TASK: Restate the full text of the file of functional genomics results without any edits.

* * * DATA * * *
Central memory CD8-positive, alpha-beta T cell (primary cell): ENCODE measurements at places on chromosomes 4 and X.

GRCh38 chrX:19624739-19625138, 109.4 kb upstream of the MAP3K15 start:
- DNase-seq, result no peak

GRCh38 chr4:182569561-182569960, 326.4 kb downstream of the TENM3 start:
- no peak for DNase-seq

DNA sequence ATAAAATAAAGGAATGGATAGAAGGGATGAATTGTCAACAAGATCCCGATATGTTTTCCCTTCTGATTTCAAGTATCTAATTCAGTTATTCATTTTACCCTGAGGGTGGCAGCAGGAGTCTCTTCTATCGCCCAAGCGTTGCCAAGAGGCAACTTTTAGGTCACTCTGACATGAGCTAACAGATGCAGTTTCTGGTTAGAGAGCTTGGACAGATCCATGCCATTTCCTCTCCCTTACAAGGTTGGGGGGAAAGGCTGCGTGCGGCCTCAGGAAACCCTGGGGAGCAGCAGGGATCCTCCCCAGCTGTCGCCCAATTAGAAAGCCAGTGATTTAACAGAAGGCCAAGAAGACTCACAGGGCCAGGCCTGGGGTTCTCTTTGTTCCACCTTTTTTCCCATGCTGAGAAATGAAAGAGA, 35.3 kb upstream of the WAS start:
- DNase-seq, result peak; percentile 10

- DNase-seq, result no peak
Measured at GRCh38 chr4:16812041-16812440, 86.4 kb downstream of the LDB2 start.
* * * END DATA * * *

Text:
Central memory CD8-positive, alpha-beta T cell (primary cell): ENCODE measurements at places on chromosomes 4 and X.

GRCh38 chrX:19624739-19625138, 109.4 kb upstream of the MAP3K15 start:
- DNase-seq, result no peak

GRCh38 chr4:182569561-182569960, 326.4 kb downstream of the TENM3 start:
- no peak for DNase-seq

DNA sequence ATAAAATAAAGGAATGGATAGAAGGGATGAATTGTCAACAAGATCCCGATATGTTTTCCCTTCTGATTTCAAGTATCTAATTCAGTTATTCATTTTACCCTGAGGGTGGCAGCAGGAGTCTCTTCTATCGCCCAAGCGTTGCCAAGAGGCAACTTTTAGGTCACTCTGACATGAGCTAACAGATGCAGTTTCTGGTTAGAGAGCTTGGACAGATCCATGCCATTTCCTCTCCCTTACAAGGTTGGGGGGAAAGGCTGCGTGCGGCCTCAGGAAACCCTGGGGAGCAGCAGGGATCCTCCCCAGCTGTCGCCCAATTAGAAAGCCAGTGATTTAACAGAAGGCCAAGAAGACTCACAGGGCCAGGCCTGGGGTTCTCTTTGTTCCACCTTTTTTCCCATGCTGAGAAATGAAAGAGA, 35.3 kb upstream of the WAS start:
- DNase-seq, result peak; percentile 10

- DNase-seq, result no peak
Measured at GRCh38 chr4:16812041-16812440, 86.4 kb downstream of the LDB2 start.